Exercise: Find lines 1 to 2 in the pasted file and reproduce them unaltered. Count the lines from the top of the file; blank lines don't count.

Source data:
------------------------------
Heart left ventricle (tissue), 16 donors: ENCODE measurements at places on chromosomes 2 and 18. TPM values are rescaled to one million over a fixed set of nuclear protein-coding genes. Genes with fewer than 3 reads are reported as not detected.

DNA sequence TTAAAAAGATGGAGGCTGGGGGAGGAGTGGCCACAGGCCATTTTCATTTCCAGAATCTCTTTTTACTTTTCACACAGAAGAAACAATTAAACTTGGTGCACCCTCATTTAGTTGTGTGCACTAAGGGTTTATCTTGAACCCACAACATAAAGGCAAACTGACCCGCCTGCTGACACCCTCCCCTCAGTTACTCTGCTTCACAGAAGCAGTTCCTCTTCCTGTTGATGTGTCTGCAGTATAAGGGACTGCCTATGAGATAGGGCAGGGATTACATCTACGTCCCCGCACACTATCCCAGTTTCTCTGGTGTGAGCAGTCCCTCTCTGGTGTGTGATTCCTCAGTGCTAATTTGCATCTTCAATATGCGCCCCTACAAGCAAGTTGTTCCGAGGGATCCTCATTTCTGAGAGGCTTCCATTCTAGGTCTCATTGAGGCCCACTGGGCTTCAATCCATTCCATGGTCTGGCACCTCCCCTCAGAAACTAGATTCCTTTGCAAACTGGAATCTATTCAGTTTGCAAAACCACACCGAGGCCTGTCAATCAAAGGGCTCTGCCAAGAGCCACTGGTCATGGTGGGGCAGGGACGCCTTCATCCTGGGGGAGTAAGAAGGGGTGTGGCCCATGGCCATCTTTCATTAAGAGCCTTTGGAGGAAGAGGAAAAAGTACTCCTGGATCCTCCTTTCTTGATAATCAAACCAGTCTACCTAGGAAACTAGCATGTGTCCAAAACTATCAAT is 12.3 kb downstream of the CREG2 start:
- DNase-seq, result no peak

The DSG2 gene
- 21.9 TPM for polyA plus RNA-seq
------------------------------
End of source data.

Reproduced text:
Heart left ventricle (tissue), 16 donors: ENCODE measurements at places on chromosomes 2 and 18. TPM values are rescaled to one million over a fixed set of nuclear protein-coding genes. Genes with fewer than 3 reads are reported as not detected.

DNA sequence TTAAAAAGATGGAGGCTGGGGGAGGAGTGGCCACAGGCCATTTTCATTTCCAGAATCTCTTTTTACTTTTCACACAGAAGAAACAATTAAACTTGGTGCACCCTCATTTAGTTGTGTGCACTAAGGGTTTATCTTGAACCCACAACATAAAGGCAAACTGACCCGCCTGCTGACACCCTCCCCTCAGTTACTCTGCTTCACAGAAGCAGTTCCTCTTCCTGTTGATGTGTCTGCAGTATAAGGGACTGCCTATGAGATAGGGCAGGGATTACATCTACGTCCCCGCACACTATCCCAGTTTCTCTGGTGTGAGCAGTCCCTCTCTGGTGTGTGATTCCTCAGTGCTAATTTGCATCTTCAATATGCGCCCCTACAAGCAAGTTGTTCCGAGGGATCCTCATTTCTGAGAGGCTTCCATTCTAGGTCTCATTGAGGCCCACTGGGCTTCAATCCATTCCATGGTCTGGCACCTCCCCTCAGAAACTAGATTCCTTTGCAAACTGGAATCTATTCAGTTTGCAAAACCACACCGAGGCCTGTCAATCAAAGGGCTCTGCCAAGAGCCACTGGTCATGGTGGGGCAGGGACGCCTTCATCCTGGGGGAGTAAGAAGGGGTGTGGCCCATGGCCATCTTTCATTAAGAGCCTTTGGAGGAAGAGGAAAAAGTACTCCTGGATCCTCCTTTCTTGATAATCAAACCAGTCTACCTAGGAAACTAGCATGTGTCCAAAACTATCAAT is 12.3 kb downstream of the CREG2 start: